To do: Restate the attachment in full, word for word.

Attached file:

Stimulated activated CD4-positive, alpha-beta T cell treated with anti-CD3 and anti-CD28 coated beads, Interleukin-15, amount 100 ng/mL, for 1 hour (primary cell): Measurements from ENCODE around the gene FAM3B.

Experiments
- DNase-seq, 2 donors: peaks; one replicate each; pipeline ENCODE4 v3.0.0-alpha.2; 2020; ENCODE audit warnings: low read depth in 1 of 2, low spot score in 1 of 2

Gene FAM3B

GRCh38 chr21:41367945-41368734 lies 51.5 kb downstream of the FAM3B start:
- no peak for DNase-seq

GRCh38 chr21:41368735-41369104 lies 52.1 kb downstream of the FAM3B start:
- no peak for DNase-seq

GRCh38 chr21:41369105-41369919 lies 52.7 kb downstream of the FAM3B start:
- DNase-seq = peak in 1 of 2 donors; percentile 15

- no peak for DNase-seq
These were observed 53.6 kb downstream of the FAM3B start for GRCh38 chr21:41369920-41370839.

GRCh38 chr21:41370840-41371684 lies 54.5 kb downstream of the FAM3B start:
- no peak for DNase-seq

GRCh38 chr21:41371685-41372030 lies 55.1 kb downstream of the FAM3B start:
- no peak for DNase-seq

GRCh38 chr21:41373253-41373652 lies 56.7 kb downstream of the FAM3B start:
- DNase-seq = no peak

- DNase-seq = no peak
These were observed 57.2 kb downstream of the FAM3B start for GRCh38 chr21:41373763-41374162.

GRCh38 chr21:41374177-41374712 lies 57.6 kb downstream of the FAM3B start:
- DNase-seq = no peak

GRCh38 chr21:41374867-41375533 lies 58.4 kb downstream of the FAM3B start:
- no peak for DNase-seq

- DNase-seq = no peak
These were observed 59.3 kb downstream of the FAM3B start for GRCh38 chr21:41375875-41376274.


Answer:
Stimulated activated CD4-positive, alpha-beta T cell treated with anti-CD3 and anti-CD28 coated beads, Interleukin-15, amount 100 ng/mL, for 1 hour (primary cell): Measurements from ENCODE around the gene FAM3B.

Experiments
- DNase-seq, 2 donors: peaks; one replicate each; pipeline ENCODE4 v3.0.0-alpha.2; 2020; ENCODE audit warnings: low read depth in 1 of 2, low spot score in 1 of 2

Gene FAM3B

GRCh38 chr21:41367945-41368734 lies 51.5 kb downstream of the FAM3B start:
- no peak for DNase-seq

GRCh38 chr21:41368735-41369104 lies 52.1 kb downstream of the FAM3B start:
- no peak for DNase-seq

GRCh38 chr21:41369105-41369919 lies 52.7 kb downstream of the FAM3B start:
- DNase-seq = peak in 1 of 2 donors; percentile 15

- no peak for DNase-seq
These were observed 53.6 kb downstream of the FAM3B start for GRCh38 chr21:41369920-41370839.

GRCh38 chr21:41370840-41371684 lies 54.5 kb downstream of the FAM3B start:
- no peak for DNase-seq

GRCh38 chr21:41371685-41372030 lies 55.1 kb downstream of the FAM3B start:
- no peak for DNase-seq

GRCh38 chr21:41373253-41373652 lies 56.7 kb downstream of the FAM3B start:
- DNase-seq = no peak

- DNase-seq = no peak
These were observed 57.2 kb downstream of the FAM3B start for GRCh38 chr21:41373763-41374162.

GRCh38 chr21:41374177-41374712 lies 57.6 kb downstream of the FAM3B start:
- DNase-seq = no peak

GRCh38 chr21:41374867-41375533 lies 58.4 kb downstream of the FAM3B start:
- no peak for DNase-seq

- DNase-seq = no peak
These were observed 59.3 kb downstream of the FAM3B start for GRCh38 chr21:41375875-41376274.